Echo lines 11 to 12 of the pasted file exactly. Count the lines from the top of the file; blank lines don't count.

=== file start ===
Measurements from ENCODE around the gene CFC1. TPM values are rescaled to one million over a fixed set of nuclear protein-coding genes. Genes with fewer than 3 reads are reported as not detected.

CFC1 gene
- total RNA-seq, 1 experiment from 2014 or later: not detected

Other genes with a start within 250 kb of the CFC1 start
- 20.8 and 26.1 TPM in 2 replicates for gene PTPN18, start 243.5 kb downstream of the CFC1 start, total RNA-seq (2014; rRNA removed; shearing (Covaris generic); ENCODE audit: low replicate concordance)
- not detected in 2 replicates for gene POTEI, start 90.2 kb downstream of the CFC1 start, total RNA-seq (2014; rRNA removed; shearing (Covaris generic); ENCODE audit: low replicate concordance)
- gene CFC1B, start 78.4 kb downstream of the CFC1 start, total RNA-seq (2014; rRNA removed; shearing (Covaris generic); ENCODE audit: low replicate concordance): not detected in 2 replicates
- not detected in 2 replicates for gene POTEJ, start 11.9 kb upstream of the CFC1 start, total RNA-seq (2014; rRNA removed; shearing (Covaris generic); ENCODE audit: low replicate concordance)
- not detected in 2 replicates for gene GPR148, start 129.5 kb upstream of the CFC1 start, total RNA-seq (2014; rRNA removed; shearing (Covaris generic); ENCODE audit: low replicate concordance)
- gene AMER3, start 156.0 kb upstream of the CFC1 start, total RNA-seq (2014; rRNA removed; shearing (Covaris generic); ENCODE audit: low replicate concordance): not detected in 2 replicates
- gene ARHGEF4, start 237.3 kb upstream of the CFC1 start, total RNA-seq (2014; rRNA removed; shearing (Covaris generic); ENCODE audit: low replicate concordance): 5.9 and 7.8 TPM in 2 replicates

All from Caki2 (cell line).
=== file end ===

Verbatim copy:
- gene ARHGEF4, start 237.3 kb upstream of the CFC1 start, total RNA-seq (2014; rRNA removed; shearing (Covaris generic); ENCODE audit: low replicate concordance): 5.9 and 7.8 TPM in 2 replicates

All from Caki2 (cell line).